This week’s guest blogger is Grace Labreche, a PhD Student at McGill University. She is interested in accent bias towards second language speakers, specifically in shifting the focus off of accent reduction practices and towards addressing accent bias among native speakers. In her research, Grace asks: How can we mitigate the bias in listeners instead of asking speakers to reduce their accent? How does a listener’s language attitudes and ideologies impact their listening bias? As an applied sociolinguist, she hopes to use her research to inform educational policy in language learning institutions. When she is not working or in school, Grace loves to paint and cross stitch. She also enjoys gardening while listening to horror podcasts, much to the dismay of her neighbours.
It is a little over a year today that I began the exciting new chapter in my life as a language school administrator in a private language school. This language school, like many others in Montreal, is a boutique language school, whose main clientele are wealthy international students and tourists looking to take some language courses while visiting abroad. The courses are costly compared to government funded language programs and the school’s main source of student recruitment is international language tourism agencies and advisors.
“Storytelling brings family together. It brings students together. It is shared experience that helps us see and understand each other. It is time well spent in the teaching of writing.” (Penny Kittle, 2008, p. 129)
I’ve recently been giving a lot of thought to ‘acquisition’ versus ‘learning’ of a second (or subsequent) language. In brief, the difference is related to communicative competence versus “explicit rule-based grammar teaching” (Lightbown & Spada, 2013, p. 193). (For more on the distinction, click here). In my mind, acquisition is perhaps the longer-lasting state or the point at which conscious rule-based practice becomes automatic communication, as in Skill Acquisition Theory.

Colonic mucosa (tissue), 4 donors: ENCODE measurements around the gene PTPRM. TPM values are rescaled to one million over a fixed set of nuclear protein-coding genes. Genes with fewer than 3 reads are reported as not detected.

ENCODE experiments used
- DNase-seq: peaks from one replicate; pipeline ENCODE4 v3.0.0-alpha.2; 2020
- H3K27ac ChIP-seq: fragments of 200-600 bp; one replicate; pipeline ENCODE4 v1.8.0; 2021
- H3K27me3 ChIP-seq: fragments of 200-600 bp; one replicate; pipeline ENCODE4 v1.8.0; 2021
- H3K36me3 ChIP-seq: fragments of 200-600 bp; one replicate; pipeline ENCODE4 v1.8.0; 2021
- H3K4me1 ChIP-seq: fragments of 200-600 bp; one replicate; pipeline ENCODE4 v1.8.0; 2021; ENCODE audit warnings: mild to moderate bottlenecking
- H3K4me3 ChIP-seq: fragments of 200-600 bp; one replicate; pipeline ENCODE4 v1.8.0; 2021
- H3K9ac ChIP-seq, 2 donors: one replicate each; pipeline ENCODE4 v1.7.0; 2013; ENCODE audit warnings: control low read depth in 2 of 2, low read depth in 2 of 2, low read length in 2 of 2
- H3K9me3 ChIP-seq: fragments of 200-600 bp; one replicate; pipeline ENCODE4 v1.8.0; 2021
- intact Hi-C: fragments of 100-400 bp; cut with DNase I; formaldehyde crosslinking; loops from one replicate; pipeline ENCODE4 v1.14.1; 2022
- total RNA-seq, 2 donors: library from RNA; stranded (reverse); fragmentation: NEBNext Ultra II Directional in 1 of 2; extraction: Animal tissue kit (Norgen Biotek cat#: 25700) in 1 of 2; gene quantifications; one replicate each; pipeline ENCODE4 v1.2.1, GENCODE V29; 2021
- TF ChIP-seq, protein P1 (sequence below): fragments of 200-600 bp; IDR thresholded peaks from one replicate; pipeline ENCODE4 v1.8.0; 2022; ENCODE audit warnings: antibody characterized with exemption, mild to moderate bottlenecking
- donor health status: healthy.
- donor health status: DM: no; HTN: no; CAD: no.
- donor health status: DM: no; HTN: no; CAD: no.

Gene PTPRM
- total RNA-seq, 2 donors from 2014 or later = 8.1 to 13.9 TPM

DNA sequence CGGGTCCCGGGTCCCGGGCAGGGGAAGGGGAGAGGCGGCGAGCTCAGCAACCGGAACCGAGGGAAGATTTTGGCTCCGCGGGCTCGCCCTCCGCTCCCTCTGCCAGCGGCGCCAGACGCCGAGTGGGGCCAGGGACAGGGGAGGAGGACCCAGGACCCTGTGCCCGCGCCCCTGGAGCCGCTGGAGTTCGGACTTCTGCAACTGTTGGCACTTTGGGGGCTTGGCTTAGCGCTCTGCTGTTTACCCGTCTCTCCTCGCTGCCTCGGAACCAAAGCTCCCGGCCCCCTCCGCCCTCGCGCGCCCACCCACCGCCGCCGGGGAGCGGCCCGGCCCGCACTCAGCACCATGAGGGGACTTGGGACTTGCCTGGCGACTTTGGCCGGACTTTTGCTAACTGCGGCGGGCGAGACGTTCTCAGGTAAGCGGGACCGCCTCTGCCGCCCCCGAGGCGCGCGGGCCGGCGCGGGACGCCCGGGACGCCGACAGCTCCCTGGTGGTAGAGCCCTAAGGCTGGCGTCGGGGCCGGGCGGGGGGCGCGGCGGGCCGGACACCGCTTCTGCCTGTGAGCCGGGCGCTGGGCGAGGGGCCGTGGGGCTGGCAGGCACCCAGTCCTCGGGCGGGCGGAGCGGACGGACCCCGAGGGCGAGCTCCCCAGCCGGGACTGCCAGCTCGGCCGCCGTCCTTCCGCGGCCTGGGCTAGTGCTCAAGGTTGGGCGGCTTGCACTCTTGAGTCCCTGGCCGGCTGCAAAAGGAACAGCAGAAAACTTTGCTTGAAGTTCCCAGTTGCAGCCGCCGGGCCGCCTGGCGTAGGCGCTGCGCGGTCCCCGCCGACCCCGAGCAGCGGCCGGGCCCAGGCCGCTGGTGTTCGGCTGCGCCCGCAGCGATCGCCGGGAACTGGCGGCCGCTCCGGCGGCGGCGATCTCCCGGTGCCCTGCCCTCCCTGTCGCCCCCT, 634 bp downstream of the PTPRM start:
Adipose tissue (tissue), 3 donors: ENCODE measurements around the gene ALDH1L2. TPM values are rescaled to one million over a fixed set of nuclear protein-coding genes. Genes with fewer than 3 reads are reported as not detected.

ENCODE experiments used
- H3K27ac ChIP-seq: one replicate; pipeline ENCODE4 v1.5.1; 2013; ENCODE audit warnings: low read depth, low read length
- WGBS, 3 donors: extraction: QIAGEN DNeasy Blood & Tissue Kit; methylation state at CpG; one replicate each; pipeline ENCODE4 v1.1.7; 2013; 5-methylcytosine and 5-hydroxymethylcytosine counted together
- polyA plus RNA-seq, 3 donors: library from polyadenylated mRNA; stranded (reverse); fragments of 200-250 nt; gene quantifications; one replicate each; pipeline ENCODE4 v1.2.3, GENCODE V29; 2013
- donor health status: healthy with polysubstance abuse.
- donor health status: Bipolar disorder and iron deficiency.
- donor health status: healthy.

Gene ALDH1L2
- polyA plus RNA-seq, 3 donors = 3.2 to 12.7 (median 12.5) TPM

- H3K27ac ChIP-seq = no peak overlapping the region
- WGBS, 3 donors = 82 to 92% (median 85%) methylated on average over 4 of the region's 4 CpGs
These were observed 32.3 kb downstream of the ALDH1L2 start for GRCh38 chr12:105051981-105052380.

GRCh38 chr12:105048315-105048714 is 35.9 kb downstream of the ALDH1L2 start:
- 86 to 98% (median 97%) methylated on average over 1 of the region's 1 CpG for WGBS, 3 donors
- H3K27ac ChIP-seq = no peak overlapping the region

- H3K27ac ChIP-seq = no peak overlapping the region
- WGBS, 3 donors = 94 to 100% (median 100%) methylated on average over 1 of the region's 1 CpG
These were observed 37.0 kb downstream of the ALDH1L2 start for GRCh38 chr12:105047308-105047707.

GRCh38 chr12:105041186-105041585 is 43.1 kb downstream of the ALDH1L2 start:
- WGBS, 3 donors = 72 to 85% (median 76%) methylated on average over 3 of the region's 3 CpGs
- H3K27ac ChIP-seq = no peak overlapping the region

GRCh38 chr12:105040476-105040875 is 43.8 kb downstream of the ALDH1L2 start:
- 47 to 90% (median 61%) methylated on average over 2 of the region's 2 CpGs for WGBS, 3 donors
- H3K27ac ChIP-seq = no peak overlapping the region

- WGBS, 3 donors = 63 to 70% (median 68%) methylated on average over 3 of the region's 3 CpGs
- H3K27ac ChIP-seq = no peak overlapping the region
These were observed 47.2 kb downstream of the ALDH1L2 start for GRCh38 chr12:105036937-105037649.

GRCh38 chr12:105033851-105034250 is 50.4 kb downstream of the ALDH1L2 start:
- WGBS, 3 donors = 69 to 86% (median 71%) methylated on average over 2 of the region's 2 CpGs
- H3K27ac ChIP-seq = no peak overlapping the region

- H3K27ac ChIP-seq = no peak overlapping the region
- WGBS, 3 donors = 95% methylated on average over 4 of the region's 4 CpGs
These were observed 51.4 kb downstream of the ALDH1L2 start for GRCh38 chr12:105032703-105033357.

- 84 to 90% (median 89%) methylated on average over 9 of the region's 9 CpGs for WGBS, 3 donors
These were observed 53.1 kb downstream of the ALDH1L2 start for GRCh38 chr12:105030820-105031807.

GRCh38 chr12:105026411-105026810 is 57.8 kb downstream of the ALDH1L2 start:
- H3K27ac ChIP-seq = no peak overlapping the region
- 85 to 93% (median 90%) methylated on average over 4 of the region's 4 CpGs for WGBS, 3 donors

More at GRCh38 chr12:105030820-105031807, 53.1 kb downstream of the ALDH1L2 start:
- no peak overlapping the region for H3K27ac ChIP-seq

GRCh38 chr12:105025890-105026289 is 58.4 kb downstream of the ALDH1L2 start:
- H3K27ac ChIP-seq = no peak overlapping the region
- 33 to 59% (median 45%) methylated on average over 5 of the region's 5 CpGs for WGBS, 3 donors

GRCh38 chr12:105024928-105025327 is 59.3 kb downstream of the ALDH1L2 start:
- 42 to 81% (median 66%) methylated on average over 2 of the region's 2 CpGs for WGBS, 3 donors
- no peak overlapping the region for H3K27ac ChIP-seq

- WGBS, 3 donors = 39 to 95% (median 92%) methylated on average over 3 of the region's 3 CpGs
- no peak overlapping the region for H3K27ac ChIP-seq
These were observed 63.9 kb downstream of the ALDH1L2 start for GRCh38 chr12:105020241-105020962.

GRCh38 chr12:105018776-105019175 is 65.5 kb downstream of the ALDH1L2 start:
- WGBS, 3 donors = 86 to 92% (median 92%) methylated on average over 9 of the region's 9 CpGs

Ancestral languages, international languages, minority languages, non-official languages, immigrant minority languages, community languages, home languages, languages of origin… these are just a few of the terms that have been used to describe languages spoken by minority ethnolinguistic groups. Continue reading →
We are very pleased to welcome Zhonghui Zhang as this week’s guest blogger. Zhonghui is currently doing his Master’s degree in Second Language Education at McGill. This is not his first graduate degree, however. Over a decade ago, Zhonghui completed a Master’s in Philosophy with the highest distinctions from the University of Santo Tomas in the Philippines. At that time, he was the Vice-President of the Chinese General Hospital in Manila. For 6 years prior to starting his graduate degree at McGill, Zhonghui was the Principal of the Montreal Chinese School and President of the Montreal Chinese Community Center Board of Directors. Continue reading →